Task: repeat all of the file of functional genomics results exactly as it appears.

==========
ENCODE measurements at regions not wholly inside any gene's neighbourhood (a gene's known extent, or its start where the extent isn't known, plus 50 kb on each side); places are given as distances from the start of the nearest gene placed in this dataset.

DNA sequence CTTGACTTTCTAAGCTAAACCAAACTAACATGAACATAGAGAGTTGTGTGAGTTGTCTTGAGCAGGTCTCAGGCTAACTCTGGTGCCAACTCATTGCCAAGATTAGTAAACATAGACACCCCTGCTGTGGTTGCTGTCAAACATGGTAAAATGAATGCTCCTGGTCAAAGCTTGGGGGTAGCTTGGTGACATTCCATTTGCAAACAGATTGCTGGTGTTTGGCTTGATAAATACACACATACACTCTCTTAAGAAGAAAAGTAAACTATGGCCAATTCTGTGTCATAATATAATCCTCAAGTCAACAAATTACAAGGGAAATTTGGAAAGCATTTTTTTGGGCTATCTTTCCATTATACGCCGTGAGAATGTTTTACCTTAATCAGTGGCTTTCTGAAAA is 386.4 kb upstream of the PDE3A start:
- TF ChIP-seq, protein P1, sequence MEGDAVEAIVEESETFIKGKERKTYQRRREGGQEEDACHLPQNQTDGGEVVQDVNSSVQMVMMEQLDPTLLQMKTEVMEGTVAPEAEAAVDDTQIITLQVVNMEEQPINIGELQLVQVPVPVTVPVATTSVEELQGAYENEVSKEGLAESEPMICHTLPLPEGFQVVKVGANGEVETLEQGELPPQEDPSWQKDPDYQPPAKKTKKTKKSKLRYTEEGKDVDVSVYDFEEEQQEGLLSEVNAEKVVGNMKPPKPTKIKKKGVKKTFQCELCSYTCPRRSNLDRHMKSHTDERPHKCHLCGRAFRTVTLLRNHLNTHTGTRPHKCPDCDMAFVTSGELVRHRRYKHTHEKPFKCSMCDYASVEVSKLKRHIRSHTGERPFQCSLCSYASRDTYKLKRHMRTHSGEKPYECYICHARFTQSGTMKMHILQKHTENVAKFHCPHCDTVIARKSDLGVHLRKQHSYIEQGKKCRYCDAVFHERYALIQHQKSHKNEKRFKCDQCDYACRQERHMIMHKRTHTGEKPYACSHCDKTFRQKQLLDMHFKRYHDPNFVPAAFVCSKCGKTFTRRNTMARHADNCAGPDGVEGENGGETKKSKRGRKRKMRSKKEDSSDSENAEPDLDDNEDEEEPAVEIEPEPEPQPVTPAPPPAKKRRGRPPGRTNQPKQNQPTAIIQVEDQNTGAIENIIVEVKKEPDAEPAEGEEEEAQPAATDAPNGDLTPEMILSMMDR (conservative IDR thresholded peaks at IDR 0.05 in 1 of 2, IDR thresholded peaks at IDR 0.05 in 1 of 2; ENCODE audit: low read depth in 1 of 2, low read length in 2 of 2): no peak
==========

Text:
ENCODE measurements at regions not wholly inside any gene's neighbourhood (a gene's known extent, or its start where the extent isn't known, plus 50 kb on each side); places are given as distances from the start of the nearest gene placed in this dataset.

DNA sequence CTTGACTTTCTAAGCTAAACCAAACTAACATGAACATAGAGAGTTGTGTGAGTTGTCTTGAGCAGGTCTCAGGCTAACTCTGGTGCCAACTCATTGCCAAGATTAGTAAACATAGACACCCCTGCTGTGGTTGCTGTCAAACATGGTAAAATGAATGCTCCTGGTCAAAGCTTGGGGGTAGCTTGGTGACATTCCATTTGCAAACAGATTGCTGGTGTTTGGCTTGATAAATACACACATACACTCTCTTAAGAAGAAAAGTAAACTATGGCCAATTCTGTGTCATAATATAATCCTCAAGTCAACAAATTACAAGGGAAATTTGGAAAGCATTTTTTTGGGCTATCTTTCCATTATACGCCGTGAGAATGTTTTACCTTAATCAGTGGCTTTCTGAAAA is 386.4 kb upstream of the PDE3A start:
- TF ChIP-seq, protein P1, sequence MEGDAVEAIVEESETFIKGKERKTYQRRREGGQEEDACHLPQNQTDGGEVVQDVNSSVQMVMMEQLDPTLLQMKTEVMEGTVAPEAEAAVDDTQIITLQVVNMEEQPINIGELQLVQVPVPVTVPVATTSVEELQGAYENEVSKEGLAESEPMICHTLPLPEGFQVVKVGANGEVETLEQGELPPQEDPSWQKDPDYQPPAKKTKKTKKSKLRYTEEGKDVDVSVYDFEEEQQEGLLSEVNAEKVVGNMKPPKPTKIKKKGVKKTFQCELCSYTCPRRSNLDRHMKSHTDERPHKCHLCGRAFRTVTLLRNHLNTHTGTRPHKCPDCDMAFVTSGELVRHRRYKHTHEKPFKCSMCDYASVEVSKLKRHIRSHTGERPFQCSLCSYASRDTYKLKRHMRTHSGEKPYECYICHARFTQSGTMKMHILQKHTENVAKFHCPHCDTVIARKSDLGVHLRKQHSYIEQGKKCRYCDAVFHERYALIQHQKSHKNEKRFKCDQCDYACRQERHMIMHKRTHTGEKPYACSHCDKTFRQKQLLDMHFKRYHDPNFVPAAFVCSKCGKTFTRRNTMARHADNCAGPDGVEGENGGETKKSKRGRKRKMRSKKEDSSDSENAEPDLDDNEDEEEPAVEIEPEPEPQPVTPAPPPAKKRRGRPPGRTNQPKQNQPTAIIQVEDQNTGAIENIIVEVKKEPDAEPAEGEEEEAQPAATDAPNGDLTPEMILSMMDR (conservative IDR thresholded peaks at IDR 0.05 in 1 of 2, IDR thresholded peaks at IDR 0.05 in 1 of 2; ENCODE audit: low read depth in 1 of 2, low read length in 2 of 2): no peak